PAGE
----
The bankruptcy order has resulted in significant changes in the way Takata airbag victims and their families can bring personal injury and wrongful death claims. Following that order, some claims can be litigated in the civil court system as any other product liability claim would be, while others must instead go through a special process.
Legal Recourse for Takata Victims
As a general rule of thumb, personal injury and wrongful death claims against manufacturers are handled through civil lawsuits brought under a variety of products liability claims. That’s still the case for most automakers that sold vehicles with Takata airbags. For example, when someone is injured or killed by a Takata airbag installed in a vehicle made by GM, Ford, Toyota, or BMW, they or their family can still often bring negligence, strict products liability, or breach of warranty claim—depending, of course, on the laws of the governing jurisdiction and the facts of their case.
But claims against Takata can no longer be brought in a state court. Instead, those claims are now funneled through trusts approved by the United States District Court for the Eastern District of Michigan and the bankruptcy court. Those trusts, in turn, were funded by a variety of sources.
One of the trusts was funded by a Restitution Order entered in a criminal proceeding brought by the U.S. Department of Justice against Takata and some of its executives. That fund solely pays for claims against the now-defunct Takata.
The other two trusts were funded through the bankruptcy proceeding, and include contributions from Honda, and more recently, Nissan. For their contribution, Honda and Nissan received a very unique and rare legal privilege in the form of bankruptcy protection from litigation despite not having declared bankruptcy themselves. This means that someone who is hurt by a Takata airbag in a Honda or a Nissan cannot proceed directly to court and file their claim, as they would normally be able to do in a products liability case. Instead, they must submit their claims to the bankruptcy trusts, which will then evaluate the claims under the specific criteria approved by the bankruptcy court.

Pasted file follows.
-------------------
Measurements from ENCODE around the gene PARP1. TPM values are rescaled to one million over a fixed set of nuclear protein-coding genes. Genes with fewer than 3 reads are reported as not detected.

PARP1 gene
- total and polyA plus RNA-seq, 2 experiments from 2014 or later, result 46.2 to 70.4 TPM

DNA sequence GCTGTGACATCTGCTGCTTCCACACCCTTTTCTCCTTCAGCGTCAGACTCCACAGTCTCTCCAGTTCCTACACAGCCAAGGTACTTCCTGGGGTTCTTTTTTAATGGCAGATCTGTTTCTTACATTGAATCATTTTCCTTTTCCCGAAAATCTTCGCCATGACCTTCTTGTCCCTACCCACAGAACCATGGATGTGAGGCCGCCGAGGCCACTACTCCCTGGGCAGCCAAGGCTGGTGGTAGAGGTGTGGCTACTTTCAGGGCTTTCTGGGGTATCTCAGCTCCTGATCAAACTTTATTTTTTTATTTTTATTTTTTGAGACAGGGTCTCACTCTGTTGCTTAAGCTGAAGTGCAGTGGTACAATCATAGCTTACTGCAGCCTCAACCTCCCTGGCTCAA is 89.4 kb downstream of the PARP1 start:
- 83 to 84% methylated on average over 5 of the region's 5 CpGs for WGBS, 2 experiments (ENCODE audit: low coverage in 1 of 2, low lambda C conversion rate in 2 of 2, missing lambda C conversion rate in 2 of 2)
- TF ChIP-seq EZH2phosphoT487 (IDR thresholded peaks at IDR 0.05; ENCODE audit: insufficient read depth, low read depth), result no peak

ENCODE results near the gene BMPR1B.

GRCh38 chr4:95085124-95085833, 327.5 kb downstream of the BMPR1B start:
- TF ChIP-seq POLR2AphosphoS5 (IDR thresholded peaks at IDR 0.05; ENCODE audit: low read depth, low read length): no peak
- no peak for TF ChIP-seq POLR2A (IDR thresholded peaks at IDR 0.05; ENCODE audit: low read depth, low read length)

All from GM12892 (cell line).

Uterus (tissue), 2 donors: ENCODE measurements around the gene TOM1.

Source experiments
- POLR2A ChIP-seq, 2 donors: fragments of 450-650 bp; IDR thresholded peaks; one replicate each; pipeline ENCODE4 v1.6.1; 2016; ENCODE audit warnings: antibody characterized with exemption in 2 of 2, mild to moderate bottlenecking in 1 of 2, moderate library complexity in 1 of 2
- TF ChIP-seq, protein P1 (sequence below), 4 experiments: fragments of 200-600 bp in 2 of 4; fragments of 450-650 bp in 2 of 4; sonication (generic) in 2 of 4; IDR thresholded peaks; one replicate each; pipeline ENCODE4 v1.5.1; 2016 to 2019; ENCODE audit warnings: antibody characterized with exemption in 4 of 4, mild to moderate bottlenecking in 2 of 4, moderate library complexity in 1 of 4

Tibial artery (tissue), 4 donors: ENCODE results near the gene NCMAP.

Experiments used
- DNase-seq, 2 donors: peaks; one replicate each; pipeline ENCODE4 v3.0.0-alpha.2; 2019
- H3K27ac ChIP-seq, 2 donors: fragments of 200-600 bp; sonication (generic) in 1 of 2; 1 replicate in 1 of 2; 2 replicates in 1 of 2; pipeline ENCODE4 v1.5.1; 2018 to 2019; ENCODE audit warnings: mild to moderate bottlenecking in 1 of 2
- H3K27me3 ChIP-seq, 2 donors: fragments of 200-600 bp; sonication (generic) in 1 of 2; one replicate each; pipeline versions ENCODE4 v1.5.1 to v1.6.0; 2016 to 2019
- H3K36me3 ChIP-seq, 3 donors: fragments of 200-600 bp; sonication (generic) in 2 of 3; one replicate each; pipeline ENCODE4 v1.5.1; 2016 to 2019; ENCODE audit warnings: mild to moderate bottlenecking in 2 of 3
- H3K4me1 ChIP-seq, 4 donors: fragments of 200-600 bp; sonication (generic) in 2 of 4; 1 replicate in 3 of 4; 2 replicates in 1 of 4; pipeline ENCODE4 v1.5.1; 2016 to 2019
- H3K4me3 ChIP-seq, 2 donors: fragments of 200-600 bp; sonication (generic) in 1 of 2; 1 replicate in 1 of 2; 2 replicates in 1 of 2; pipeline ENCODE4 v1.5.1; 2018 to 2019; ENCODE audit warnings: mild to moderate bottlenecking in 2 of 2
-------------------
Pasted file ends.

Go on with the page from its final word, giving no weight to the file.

The bankruptcy trust process has pros and cons. On the positive side, consumers may be able to resolve cases more quickly via the trusts than they would in the civil court system. One of the biggest cons is that punitive damages and discovery into Honda and Nissan’s conduct are precluded. This prevents the civil justice system from playing its pivotal conduct-reforming role in society.
The trust process does afford a series of appeals that can ultimately culminate in what’s called an “exit to the tort system.” Under that sequence, the claimant is permitted to proceed into court to have the jury adjudicate their damages. But they are limited to what are called “compensatory damage”—i.e., damages for pain and suffering, loss of wages, loss of the ability to earn income, and other types of harms and losses.
Because of the bankruptcy order and the multiple different paths to recovery, Takata airbag claims have become incredibly complex. The traditional approach to products liability cases will not work. Instead, attorneys must develop unique strategies to take advantage of the different types of opportunities and overcome the novel obstacles.
The Takata airbag recall continues to plague the world, with injuries and deaths mounting and no clear end in sight. The latest investigation may expand that recall even further. We will continue to monitor for updates on the recall and the litigation and report back on this page. Stay tuned.
About the author. Will Ourand is a products liability and consumer rights attorney at Newsome Melton, PA. He has helped prosecute Takata airbag claims—both in court and in the bankruptcy trusts—since the start of the recalls.